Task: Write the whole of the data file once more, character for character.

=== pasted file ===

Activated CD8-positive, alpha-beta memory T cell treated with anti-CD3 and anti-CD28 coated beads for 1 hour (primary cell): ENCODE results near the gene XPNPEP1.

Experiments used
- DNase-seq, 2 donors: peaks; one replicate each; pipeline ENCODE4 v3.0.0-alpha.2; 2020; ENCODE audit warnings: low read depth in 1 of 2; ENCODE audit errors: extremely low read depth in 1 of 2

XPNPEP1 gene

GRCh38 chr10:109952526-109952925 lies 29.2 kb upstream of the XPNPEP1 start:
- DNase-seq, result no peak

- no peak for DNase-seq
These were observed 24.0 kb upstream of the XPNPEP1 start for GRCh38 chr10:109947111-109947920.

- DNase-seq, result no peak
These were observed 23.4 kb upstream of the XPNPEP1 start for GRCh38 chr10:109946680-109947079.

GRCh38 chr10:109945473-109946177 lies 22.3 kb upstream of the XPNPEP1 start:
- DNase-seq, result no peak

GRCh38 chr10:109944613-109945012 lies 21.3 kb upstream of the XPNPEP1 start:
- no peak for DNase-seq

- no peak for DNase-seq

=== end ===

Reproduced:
Activated CD8-positive, alpha-beta memory T cell treated with anti-CD3 and anti-CD28 coated beads for 1 hour (primary cell): ENCODE results near the gene XPNPEP1.

Experiments used
- DNase-seq, 2 donors: peaks; one replicate each; pipeline ENCODE4 v3.0.0-alpha.2; 2020; ENCODE audit warnings: low read depth in 1 of 2; ENCODE audit errors: extremely low read depth in 1 of 2

XPNPEP1 gene

GRCh38 chr10:109952526-109952925 lies 29.2 kb upstream of the XPNPEP1 start:
- DNase-seq, result no peak

- no peak for DNase-seq
These were observed 24.0 kb upstream of the XPNPEP1 start for GRCh38 chr10:109947111-109947920.

- DNase-seq, result no peak
These were observed 23.4 kb upstream of the XPNPEP1 start for GRCh38 chr10:109946680-109947079.

GRCh38 chr10:109945473-109946177 lies 22.3 kb upstream of the XPNPEP1 start:
- DNase-seq, result no peak

GRCh38 chr10:109944613-109945012 lies 21.3 kb upstream of the XPNPEP1 start:
- no peak for DNase-seq

- no peak for DNase-seq